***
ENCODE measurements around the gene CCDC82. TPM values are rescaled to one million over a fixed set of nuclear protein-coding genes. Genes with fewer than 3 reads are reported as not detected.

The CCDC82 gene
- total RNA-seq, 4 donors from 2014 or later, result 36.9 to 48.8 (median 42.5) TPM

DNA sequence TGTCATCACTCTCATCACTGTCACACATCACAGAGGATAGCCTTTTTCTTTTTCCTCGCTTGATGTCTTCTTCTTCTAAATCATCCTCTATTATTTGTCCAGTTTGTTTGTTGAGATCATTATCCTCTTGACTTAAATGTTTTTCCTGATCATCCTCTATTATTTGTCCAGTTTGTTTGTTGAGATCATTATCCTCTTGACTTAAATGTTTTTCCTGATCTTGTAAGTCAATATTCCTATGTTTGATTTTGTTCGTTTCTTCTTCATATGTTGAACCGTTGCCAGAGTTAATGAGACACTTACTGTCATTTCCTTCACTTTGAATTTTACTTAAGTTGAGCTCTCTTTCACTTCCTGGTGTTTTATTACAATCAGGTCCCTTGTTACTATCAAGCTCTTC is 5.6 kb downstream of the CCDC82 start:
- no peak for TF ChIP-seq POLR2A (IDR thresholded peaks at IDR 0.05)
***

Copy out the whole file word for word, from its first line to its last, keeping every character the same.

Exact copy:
ENCODE measurements around the gene CCDC82. TPM values are rescaled to one million over a fixed set of nuclear protein-coding genes. Genes with fewer than 3 reads are reported as not detected.

The CCDC82 gene
- total RNA-seq, 4 donors from 2014 or later, result 36.9 to 48.8 (median 42.5) TPM

DNA sequence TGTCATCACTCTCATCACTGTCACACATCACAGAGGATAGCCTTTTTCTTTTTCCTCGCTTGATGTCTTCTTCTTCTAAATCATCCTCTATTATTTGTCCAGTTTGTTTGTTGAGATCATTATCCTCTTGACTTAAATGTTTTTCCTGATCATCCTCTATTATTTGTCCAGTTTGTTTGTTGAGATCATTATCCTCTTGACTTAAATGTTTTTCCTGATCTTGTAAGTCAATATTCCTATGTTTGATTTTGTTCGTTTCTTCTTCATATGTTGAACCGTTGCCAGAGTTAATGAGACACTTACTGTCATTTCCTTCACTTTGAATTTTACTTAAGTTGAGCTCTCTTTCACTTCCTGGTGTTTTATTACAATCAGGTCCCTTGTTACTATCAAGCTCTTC is 5.6 kb downstream of the CCDC82 start:
- no peak for TF ChIP-seq POLR2A (IDR thresholded peaks at IDR 0.05)